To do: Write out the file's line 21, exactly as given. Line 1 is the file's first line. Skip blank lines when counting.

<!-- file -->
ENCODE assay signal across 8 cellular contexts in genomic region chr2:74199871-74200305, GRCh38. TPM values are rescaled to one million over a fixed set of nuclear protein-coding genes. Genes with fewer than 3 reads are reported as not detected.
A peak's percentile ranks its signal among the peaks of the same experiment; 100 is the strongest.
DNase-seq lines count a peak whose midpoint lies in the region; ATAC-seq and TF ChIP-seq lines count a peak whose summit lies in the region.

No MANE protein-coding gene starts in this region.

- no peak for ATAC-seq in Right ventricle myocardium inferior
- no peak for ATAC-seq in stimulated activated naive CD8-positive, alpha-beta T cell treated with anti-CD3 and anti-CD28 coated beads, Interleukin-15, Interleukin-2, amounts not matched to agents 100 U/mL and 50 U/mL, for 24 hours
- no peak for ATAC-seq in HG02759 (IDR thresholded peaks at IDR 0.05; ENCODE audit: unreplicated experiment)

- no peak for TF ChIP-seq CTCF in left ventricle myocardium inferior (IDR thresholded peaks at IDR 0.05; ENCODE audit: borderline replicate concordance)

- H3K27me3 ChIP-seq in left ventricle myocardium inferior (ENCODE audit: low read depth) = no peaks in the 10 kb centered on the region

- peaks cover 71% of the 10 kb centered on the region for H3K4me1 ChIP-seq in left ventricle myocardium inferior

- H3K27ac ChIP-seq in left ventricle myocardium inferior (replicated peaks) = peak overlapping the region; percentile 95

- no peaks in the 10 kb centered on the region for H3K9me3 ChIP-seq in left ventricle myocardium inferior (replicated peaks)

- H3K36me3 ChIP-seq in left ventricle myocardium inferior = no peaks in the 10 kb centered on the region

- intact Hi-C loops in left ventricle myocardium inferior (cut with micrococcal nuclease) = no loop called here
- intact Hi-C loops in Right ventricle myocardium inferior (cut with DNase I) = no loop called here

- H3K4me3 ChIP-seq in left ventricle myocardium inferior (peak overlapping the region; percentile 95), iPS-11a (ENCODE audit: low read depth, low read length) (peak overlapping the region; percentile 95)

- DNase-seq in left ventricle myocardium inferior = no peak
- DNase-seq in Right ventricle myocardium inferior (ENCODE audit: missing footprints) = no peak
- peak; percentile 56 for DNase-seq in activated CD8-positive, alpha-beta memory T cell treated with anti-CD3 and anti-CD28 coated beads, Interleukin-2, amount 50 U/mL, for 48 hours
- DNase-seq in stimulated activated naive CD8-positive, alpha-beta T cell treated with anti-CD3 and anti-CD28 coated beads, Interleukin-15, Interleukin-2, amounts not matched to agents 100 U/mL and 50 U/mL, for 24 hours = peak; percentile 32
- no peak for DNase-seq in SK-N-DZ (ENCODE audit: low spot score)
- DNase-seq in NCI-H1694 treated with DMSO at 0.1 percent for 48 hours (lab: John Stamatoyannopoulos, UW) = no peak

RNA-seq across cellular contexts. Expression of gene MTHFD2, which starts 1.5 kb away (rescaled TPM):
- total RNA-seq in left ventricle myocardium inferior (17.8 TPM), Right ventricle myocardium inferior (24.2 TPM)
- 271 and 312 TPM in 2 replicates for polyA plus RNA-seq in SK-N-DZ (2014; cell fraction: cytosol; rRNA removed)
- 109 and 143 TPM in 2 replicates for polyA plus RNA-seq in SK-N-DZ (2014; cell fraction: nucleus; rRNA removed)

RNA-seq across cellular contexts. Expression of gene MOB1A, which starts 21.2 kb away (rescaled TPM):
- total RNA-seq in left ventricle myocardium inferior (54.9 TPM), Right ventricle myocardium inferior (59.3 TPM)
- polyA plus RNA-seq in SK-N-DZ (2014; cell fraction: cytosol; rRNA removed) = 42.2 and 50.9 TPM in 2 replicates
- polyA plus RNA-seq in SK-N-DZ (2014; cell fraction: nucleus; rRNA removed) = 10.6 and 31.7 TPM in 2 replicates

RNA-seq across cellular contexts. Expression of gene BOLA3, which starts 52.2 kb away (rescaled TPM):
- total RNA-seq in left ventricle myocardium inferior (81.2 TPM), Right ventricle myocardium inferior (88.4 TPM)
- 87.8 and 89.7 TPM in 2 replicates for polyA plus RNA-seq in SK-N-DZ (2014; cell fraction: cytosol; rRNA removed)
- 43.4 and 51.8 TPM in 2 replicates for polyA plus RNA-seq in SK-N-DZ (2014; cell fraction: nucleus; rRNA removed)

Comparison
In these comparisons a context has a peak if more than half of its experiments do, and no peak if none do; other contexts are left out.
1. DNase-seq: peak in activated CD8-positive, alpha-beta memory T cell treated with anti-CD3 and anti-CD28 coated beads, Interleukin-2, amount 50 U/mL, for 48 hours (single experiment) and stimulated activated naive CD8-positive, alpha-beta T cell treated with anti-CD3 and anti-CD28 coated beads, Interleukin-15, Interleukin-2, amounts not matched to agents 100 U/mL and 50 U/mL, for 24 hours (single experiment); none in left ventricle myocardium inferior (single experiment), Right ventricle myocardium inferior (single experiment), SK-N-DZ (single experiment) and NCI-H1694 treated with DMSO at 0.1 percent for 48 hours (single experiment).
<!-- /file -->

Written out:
- no peak for DNase-seq in SK-N-DZ (ENCODE audit: low spot score)